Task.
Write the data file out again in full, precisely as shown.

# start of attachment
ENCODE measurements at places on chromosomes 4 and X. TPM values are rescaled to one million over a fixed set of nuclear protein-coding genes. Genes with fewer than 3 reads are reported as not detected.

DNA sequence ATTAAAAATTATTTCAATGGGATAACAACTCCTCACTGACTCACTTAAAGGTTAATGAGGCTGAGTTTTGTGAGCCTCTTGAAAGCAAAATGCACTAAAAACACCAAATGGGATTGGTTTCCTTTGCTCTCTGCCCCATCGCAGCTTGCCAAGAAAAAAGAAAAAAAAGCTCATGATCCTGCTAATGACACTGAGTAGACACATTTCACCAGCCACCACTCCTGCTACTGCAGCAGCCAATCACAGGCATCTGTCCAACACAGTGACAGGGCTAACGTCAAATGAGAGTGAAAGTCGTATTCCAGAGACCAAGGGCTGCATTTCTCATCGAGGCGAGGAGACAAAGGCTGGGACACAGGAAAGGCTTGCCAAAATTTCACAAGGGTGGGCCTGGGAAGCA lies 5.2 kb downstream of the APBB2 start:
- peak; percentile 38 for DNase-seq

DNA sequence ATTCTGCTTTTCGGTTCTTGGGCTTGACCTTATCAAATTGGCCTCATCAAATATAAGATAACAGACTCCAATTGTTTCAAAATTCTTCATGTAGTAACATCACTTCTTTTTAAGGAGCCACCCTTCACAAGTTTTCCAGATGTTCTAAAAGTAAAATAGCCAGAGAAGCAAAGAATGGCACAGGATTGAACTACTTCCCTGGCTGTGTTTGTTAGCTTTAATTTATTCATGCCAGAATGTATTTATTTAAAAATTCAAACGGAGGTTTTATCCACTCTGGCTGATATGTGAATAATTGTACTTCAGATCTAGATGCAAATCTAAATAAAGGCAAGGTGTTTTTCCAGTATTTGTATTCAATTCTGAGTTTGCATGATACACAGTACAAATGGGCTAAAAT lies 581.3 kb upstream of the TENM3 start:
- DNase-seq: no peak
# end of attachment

ENCODE measurements at places on chromosomes 4 and X. TPM values are rescaled to one million over a fixed set of nuclear protein-coding genes. Genes with fewer than 3 reads are reported as not detected.

DNA sequence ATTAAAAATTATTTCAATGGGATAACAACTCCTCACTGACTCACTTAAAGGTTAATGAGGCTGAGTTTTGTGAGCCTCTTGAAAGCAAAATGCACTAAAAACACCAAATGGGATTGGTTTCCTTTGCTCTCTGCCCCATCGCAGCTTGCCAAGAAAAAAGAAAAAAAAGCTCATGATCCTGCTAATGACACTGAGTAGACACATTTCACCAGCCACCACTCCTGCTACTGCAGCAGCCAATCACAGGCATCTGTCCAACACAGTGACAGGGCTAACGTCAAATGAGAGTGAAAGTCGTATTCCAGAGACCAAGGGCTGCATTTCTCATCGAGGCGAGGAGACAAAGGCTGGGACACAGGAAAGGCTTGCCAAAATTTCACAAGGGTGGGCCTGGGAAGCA lies 5.2 kb downstream of the APBB2 start:
- peak; percentile 38 for DNase-seq

DNA sequence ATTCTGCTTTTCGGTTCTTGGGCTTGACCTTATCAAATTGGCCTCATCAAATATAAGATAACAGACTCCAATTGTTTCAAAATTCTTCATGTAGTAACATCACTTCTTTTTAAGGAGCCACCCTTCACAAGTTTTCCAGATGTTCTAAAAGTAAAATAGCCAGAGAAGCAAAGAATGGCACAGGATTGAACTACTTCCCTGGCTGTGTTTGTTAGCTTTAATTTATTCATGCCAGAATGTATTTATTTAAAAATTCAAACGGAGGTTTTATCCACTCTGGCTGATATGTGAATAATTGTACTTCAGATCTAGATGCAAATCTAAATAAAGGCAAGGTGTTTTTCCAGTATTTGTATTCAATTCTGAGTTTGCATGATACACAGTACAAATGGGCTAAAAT lies 581.3 kb upstream of the TENM3 start:
- DNase-seq: no peak